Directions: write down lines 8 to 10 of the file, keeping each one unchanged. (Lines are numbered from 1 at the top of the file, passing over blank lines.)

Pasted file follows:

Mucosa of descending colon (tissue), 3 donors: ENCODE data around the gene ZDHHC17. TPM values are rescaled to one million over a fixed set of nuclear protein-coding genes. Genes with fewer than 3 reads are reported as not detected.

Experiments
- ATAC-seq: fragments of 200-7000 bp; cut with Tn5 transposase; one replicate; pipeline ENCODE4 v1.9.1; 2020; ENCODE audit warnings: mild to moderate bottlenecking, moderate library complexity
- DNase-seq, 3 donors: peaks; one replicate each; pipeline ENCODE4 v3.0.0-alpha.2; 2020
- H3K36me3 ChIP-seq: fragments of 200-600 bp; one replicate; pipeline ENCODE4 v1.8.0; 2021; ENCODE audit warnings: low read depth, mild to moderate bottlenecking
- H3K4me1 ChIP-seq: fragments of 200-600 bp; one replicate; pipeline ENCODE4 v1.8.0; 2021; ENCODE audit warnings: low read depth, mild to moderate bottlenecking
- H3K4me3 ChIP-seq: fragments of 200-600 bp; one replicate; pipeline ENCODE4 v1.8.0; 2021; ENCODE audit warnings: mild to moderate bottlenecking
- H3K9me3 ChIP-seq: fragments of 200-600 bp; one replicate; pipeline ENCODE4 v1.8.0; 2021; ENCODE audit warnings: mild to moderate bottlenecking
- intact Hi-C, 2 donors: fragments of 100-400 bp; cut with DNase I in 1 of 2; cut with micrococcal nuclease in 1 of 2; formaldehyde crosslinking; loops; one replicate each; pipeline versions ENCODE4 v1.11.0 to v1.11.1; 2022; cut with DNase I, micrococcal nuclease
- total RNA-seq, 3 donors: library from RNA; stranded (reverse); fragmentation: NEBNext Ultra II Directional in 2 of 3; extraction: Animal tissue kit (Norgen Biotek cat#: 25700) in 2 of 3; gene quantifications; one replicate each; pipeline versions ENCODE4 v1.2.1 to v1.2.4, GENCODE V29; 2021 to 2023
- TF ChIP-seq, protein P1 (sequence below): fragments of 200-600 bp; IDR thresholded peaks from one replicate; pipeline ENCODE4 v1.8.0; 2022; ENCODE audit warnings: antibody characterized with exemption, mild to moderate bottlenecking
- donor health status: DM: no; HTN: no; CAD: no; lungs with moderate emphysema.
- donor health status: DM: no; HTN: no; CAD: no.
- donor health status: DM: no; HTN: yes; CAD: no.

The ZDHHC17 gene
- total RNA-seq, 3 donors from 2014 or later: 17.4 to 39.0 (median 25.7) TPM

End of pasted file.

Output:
- H3K9me3 ChIP-seq: fragments of 200-600 bp; one replicate; pipeline ENCODE4 v1.8.0; 2021; ENCODE audit warnings: mild to moderate bottlenecking
- intact Hi-C, 2 donors: fragments of 100-400 bp; cut with DNase I in 1 of 2; cut with micrococcal nuclease in 1 of 2; formaldehyde crosslinking; loops; one replicate each; pipeline versions ENCODE4 v1.11.0 to v1.11.1; 2022; cut with DNase I, micrococcal nuclease
- total RNA-seq, 3 donors: library from RNA; stranded (reverse); fragmentation: NEBNext Ultra II Directional in 2 of 3; extraction: Animal tissue kit (Norgen Biotek cat#: 25700) in 2 of 3; gene quantifications; one replicate each; pipeline versions ENCODE4 v1.2.1 to v1.2.4, GENCODE V29; 2021 to 2023